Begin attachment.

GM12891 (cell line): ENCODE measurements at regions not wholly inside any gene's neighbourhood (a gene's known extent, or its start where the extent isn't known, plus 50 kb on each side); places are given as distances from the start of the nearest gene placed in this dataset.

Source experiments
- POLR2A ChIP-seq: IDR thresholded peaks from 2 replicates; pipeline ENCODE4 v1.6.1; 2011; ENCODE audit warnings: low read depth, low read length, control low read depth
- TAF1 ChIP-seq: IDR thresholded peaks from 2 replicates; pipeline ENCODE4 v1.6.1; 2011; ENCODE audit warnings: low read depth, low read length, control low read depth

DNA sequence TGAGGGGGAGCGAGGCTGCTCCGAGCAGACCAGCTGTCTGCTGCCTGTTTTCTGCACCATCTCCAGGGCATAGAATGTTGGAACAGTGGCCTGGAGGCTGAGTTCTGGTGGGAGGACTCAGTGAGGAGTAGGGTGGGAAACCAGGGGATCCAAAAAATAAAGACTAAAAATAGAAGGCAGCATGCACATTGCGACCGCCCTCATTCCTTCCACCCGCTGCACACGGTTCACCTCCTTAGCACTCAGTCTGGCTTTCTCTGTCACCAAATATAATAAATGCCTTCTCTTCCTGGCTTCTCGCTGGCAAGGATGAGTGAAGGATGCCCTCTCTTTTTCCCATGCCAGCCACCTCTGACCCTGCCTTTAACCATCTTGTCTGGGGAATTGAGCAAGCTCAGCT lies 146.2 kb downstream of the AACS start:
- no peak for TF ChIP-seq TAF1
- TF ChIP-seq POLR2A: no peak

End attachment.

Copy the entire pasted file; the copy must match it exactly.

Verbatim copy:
GM12891 (cell line): ENCODE measurements at regions not wholly inside any gene's neighbourhood (a gene's known extent, or its start where the extent isn't known, plus 50 kb on each side); places are given as distances from the start of the nearest gene placed in this dataset.

Source experiments
- POLR2A ChIP-seq: IDR thresholded peaks from 2 replicates; pipeline ENCODE4 v1.6.1; 2011; ENCODE audit warnings: low read depth, low read length, control low read depth
- TAF1 ChIP-seq: IDR thresholded peaks from 2 replicates; pipeline ENCODE4 v1.6.1; 2011; ENCODE audit warnings: low read depth, low read length, control low read depth

DNA sequence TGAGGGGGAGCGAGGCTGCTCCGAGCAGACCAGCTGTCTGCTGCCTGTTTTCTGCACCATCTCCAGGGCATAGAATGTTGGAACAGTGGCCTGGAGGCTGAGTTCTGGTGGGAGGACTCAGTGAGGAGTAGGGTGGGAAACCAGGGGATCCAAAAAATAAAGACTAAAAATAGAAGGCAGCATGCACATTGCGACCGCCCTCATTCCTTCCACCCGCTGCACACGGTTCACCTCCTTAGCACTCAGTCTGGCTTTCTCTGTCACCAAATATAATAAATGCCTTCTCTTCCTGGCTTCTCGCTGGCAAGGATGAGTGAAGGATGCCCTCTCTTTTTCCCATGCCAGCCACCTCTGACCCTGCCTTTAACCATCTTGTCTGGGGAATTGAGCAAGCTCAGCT lies 146.2 kb downstream of the AACS start:
- no peak for TF ChIP-seq TAF1
- TF ChIP-seq POLR2A: no peak